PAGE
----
Managing emerging diseases borne by fruit bats (flying foxes), with particular reference to henipaviruses and Australian bat lyssavirus

Mackenzie, J. S., Field, H. E. and Guyatt, K. J. (2003) Managing emerging diseases borne by fruit bats (flying foxes), with particular reference to henipaviruses and Australian bat lyssavirus. Journal of Applied Microbiology, 94 Supp. 1: 59S-69S. doi:10.1046/j.1365-2672.94.s1.7.x


Author Mackenzie, J. S.
Field, H. E.
Guyatt, K. J.
Title Managing emerging diseases borne by fruit bats (flying foxes), with particular reference to henipaviruses and Australian bat lyssavirus
Journal name Journal of Applied Microbiology   Check publisher's open access policy
ISSN 1364-5072
1365-2672
0266-8254
Publication date 2003-05
Sub-type Article (original research)
DOI 10.1046/j.1365-2672.94.s1.7.x
Volume 94
Issue Supp. 1
Start page 59S
End page 69S
Total pages 11
Place of publication Oxford, U.K
Publisher Blackwell
Collection year 2003
Language eng
Subject C1
270303 Virology
300510 Virology
730212 Disease distribution and transmission
780105 Biological sciences
0605 Microbiology
1108 Medical Microbiology
Formatted abstract
Since 1994, a number of novel viruses have been described from bats in Australia and Malaysia, particularly from fruit bats belonging to the genus Pteropus (flying foxes), and it is probable that related viruses will be found in other countries across the geographical range of other members of the genus. These viruses include Hendra and Nipah viruses, members of a new genus, Henipaviruses, within the family Paramyxoviridae; Menangle and Tioman viruses, new members of the Rubulavirus genus within the Paramyxoviridae; and Australian bat lyssavirus (ABLY), a member of the Lyssavirus genus in the family Rhabdoviridae. All but Tioman virus are known to be associated with human and/ or livestock diseases. The isolation, disease associations and biological properties of the viruses are described, and are used as the basis for developing management strategies for disease prevention or control. These strategies are directed largely at disease minimization through good farm management practices, reducing the potential for exposure to flying foxes, and better disease recognition and diagnosis, and for ABLY specifically, the use. of rabies vaccine for pre- and post-exposure prophylaxis. Finally, an intriguing and long-term strategy is that of wildlife immunization through plant-derived vaccination.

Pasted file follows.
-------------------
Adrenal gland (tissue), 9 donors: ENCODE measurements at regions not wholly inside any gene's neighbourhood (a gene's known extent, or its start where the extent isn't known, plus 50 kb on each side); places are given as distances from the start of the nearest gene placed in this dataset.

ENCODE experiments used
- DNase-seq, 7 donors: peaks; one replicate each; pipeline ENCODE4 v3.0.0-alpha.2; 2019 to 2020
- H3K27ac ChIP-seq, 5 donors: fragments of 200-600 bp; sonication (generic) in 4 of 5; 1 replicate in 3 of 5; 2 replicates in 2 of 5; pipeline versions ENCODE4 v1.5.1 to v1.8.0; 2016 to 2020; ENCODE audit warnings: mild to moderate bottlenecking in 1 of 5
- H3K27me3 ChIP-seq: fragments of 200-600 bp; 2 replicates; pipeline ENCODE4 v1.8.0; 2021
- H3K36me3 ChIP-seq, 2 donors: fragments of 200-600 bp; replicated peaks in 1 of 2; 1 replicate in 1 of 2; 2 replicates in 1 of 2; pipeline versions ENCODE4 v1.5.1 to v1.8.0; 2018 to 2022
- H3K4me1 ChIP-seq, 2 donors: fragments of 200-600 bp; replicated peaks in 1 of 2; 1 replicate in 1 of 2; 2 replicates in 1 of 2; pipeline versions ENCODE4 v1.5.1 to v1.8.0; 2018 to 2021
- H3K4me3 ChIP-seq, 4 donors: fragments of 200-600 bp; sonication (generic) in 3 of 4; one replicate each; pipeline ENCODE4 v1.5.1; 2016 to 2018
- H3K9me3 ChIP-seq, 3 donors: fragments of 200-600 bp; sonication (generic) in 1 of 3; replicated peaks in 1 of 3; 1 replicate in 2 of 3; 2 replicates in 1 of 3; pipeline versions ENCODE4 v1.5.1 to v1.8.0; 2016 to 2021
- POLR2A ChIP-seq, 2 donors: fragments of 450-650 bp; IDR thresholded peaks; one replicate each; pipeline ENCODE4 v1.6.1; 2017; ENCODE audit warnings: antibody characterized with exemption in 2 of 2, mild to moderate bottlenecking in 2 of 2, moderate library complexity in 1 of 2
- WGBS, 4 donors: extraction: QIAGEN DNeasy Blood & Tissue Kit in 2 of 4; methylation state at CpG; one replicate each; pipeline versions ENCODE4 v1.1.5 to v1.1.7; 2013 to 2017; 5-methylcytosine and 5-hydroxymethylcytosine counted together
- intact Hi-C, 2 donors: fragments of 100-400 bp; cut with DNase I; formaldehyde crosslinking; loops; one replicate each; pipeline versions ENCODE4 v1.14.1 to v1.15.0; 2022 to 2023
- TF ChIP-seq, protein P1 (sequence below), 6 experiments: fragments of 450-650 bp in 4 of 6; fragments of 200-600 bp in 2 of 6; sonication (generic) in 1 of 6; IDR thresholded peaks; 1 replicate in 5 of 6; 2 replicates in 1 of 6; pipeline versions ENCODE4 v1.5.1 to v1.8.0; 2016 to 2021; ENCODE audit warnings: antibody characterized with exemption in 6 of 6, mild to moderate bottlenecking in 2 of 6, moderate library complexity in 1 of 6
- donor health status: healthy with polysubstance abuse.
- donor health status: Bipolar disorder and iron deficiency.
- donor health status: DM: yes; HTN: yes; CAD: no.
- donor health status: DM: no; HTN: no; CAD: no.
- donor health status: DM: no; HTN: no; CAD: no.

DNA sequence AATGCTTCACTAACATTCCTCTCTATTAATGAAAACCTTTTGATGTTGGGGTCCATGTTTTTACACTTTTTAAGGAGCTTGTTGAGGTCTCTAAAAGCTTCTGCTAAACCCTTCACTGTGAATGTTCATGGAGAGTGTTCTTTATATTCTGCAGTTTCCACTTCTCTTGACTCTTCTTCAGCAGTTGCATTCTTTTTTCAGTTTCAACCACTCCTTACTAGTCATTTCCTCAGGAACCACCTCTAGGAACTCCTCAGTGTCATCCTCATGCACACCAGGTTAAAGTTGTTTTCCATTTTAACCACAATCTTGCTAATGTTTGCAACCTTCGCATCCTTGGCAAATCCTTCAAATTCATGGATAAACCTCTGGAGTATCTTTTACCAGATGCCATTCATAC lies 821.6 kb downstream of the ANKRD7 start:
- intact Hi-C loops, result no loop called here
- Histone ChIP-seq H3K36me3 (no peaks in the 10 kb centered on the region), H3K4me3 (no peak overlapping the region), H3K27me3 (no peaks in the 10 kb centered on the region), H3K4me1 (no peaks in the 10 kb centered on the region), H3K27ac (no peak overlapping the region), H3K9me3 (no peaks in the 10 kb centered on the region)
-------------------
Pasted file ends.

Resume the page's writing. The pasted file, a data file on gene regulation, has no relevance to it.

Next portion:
© 2003 The Society for Applied Microbiology
Keyword Biotechnology & Applied Microbiology
Microbiology
Ross River Virus
Equine Morbillivirus Infection
Hendra-virus
Nipah virus
Molecular characterization
Family Paramyxoviridae
Transgenic plants
Menangle virus
Pteropus-poliocephalus
Serologic evidence
Q-Index Code C1
Additional Notes Paper originally presented during the session "Coping with emerging diseases" as "Managing emerging diseases borne by fruit bats, with particular reference to Hendra, Nipah and Australian bat lyssaviruses, and as hosts to vector-borne viruses".

Document type: Journal Article
Sub-type: Article (original research)
Collections: Faculty of Science Publications
Excellence in Research Australia (ERA) - Collection
2004 Higher Education Research Data Collection
 
Versions
Version Filter Type
Citation counts: TR Web of Science Citation Count  Cited 18 times in Thomson Reuters Web of Science Article | Citations
Scopus Citation Count Cited 0 times in Scopus Article
Google Scholar Search Google Scholar
Created: Tue, 14 Aug 2007, 19:39:04 EST